To be considered for admission to the MS program in school psychology, candidates must fulfill the following requirements:
Hold a baccalaureate degree (or equivalent) from an accredited university or college.
Submit official transcripts (in English) of all previously completed undergraduate and graduate course work.
Have a minimum cumulative GPA of 3.0 (or equivalent).
Have a minimum of 18 semester hours of course work in behavioral sciences with a grade of B (3.0) or better.
Have completed prerequisite undergraduate courses in general psychology, elementary statistics, child or developmental psychology, and abnormal psychology.
Submit scores from the GRE.
Submit a personal statement outlining the candidate’s goals and related experience that shows evidence of a professional commitment and the potential for developing effective relationships with children, youth, and adults.
Complete a personal interview.
Submit two letters of recommendation from academic or professional sources.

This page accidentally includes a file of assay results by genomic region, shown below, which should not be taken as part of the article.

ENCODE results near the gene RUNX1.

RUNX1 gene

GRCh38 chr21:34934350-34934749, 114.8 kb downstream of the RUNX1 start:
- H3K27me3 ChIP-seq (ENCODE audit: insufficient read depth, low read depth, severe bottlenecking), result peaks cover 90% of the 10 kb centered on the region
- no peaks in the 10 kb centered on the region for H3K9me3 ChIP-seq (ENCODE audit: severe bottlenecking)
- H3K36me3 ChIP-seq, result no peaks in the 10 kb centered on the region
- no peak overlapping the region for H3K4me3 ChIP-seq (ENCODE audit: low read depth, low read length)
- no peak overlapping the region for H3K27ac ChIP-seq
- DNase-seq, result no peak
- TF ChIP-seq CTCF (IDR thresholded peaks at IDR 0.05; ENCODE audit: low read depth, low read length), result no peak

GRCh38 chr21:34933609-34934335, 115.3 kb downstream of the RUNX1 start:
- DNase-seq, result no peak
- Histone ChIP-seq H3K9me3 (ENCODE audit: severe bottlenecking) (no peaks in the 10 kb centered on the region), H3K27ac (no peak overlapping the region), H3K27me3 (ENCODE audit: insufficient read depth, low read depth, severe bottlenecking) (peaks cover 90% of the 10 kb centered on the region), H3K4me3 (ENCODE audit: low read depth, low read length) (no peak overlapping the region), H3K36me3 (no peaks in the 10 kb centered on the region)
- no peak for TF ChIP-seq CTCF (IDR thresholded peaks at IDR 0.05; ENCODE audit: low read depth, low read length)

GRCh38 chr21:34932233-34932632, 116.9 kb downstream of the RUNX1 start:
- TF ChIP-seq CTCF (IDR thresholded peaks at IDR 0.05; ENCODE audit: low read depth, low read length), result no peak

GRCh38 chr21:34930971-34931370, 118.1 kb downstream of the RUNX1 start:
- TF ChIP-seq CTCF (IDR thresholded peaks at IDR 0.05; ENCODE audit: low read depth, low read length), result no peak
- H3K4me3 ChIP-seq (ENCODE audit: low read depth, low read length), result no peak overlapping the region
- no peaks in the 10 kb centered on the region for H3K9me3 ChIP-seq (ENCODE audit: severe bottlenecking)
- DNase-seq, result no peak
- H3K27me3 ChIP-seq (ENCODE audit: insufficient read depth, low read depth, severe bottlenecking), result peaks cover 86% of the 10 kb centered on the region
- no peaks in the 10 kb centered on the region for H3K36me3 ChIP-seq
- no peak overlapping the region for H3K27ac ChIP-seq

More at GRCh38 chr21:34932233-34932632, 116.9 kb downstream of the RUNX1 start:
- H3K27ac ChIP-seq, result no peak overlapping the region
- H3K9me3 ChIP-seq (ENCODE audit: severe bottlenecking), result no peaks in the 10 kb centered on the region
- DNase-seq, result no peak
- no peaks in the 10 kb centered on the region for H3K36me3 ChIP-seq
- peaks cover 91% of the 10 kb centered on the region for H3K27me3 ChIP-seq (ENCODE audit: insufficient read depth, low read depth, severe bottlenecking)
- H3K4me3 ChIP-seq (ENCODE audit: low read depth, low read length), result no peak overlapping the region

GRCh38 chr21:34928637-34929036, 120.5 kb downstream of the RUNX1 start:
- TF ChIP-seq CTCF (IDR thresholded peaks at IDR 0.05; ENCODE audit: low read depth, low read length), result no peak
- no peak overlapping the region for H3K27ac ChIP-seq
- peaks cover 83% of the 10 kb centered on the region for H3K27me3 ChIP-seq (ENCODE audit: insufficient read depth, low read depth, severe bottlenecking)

International applicants whose native language is not English must submit scores from the TOEFL, IELTS, or PTE. A minimum TOEFL score of 100 (internet-based) is required. A minimum IELTS score of 7.0 is required. The English language test score requirement is waived for native speakers of English or for those submitting transcripts from degrees earned at American institutions.
All credentials must be submitted and reviewed before the student completes 9 semester credit hours of graduate work in the program. Applications are due by February 1. Later applications are reviewed on a space-available basis.
Faculty in the department of psychology focus their research on a wide variety of topics across the discipline. They work closely with students to pursue their research and advise on thesis work. Learn more by exploring our psychology research areas.